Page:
Pulitzer Prize-winning journalist Lucinda Franks — who wrote a loving memoir of her 42-year marriage to late Manhattan DA Robert Morgenthau — died Wednesday night after a long battle with cancer, her family said.
She was 74.
The Boston-born journalist got her start as a coffee girl at the London office of United Press International, digging up stories in her own time and traveling to Northern Ireland during the Troubles.
“At 22, she found herself dodging bullets and sending back stories to UPI headquarters, which later won several awards,” her bio notes.
After being transferred to UPI’s New York bureau, she infiltrated the revolutionary terrorist group the Weathermen for a five-part series that made her the first woman to win the Pulitzer Prize for national reporting.
It was also in New York where she met Morgenthau, who would become New York City’s longest-serving district attorney with 35 years on the job.
Morgenthau once recalled to the Poughkeepsie Journal how his wife-to-be stuck out when questioning him about then-President Richard Nixon’s fundraising activities tied to the Watergate scandal.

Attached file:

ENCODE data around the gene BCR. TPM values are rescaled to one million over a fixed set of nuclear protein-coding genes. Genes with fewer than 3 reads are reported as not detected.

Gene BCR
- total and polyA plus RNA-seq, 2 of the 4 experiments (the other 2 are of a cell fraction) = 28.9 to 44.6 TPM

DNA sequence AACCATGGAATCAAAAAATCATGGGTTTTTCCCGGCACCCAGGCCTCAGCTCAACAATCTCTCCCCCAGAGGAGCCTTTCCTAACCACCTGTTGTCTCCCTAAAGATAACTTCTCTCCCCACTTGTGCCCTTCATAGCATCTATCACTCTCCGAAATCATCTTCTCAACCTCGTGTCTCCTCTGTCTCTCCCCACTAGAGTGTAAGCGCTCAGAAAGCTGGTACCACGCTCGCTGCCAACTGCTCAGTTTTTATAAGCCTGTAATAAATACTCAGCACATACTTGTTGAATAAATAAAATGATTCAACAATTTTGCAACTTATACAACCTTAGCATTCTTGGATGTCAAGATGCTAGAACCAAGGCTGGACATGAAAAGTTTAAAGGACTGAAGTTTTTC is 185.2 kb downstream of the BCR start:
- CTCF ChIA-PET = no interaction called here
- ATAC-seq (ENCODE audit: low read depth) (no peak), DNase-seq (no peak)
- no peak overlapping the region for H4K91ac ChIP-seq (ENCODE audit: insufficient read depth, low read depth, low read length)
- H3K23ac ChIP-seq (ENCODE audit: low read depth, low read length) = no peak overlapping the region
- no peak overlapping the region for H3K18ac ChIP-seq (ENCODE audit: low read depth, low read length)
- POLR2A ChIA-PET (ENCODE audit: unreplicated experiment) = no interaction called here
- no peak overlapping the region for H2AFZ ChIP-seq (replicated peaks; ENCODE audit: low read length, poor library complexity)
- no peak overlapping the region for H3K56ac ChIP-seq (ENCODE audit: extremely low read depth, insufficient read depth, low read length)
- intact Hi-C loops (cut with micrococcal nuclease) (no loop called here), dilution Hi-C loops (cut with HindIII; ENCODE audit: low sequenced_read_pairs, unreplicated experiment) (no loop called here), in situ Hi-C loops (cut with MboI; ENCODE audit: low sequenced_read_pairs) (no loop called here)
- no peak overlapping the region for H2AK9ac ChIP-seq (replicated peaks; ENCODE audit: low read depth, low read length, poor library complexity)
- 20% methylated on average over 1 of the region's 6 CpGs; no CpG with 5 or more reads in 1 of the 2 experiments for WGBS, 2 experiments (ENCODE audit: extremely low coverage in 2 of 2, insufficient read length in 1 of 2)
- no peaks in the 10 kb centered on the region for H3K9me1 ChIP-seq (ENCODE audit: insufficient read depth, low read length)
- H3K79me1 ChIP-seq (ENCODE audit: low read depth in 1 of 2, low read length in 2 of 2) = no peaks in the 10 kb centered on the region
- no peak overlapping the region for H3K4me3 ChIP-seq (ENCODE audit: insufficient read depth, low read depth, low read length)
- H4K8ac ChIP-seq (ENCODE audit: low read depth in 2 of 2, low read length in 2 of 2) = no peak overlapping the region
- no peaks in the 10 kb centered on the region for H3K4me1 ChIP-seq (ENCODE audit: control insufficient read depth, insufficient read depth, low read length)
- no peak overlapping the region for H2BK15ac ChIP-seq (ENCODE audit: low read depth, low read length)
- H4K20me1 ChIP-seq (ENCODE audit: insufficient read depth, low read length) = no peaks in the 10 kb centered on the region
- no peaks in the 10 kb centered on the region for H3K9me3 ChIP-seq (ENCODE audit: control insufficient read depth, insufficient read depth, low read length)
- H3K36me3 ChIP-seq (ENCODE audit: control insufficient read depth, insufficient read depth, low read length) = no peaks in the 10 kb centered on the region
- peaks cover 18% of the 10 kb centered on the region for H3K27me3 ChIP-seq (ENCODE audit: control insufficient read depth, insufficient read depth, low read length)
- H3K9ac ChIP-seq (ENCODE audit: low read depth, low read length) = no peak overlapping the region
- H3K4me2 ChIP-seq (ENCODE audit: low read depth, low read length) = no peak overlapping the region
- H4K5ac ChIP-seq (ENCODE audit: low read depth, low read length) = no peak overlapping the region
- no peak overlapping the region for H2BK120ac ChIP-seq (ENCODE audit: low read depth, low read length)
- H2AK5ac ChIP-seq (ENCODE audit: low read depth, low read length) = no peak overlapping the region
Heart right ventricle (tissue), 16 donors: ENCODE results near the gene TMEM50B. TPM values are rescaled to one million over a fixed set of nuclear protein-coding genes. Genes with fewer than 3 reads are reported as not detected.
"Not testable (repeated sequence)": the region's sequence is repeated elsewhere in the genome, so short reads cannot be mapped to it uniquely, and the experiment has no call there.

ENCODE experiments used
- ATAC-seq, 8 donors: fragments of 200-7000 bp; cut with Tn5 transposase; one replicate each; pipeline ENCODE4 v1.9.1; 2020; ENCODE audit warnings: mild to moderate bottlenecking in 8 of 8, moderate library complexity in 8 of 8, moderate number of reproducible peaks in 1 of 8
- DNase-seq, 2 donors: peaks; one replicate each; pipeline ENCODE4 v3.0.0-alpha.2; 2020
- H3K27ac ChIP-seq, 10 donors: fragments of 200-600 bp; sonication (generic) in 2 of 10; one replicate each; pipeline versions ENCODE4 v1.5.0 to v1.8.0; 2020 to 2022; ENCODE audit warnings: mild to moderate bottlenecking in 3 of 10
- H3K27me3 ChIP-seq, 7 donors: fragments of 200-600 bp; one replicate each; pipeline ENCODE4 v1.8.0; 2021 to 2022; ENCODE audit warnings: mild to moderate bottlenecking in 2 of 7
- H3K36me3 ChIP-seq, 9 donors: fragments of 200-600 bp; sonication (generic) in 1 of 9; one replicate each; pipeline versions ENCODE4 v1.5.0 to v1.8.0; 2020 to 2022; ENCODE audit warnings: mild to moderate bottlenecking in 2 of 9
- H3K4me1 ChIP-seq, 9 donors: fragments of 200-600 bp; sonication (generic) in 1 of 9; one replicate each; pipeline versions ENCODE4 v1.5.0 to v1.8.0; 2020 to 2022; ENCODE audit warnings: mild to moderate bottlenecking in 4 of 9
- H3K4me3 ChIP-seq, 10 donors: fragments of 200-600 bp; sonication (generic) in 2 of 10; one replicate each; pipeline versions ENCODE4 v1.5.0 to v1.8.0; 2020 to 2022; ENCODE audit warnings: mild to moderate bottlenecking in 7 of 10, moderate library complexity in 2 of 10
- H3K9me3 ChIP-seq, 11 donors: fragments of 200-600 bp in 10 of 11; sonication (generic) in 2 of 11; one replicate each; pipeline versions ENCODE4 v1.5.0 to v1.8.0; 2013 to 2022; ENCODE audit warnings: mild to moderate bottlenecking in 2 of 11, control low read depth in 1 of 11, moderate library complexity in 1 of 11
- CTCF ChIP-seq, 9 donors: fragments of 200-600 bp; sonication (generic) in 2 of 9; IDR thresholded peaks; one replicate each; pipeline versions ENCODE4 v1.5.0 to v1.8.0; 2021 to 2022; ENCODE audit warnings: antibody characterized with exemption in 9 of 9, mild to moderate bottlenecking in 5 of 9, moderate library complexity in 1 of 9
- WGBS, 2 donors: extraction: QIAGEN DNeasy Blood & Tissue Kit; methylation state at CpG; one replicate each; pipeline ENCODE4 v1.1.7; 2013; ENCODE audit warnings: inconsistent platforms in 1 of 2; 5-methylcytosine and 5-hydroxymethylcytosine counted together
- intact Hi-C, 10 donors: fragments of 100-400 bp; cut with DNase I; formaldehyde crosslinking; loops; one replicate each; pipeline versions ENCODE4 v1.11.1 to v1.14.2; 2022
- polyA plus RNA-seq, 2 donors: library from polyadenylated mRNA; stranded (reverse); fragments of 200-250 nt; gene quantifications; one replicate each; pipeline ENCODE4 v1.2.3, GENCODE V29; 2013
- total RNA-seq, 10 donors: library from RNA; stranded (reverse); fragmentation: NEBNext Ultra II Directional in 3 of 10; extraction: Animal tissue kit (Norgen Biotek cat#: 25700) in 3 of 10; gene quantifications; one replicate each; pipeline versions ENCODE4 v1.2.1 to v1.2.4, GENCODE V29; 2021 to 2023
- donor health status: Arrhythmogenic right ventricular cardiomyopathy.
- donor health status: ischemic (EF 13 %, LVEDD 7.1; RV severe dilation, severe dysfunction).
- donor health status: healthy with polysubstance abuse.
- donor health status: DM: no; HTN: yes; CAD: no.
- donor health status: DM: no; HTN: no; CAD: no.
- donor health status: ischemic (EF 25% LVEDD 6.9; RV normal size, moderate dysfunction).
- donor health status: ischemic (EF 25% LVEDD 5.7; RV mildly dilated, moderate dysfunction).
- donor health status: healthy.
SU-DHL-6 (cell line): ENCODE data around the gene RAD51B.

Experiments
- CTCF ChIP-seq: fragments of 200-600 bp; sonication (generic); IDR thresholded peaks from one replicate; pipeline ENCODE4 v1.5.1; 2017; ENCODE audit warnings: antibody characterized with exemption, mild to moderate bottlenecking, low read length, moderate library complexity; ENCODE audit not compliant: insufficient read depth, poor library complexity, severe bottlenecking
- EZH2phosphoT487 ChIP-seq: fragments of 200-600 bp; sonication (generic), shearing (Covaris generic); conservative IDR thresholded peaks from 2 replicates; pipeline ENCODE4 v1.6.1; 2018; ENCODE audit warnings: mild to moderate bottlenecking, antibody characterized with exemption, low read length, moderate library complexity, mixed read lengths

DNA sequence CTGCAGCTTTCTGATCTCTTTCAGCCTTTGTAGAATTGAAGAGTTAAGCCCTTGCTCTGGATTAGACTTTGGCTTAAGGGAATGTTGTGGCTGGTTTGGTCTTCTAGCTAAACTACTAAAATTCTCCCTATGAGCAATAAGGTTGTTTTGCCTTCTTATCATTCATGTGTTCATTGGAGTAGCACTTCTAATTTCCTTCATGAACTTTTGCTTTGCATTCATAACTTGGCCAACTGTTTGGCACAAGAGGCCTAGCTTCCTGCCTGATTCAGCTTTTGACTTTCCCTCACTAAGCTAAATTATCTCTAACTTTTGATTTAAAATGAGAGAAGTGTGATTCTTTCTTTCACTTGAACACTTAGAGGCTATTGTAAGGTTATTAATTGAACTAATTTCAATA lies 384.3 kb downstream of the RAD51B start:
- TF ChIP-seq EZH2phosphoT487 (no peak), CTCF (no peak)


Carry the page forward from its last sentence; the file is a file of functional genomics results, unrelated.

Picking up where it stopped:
“She made me spell out all these names, and I said, this is the dumbest reporter, or the smartest,” Morgenthau said. “After I read the story, I said she was the smartest.”
They married in 1977 and were together until Morgenthau’s death in July 2019, just 10 days before his 100th birthday.
Franks penned a 2015 memoir about their decades together called, “Timeless: Love, Morgenthau and Me.“
“She cared for Bob and loved him, and always made sure he was OK,” longtime friend Lila Meade told the Poughkeepsie Journal.
“You know how they say ‘behind every great man is a great woman?’ That’s part of her legacy.”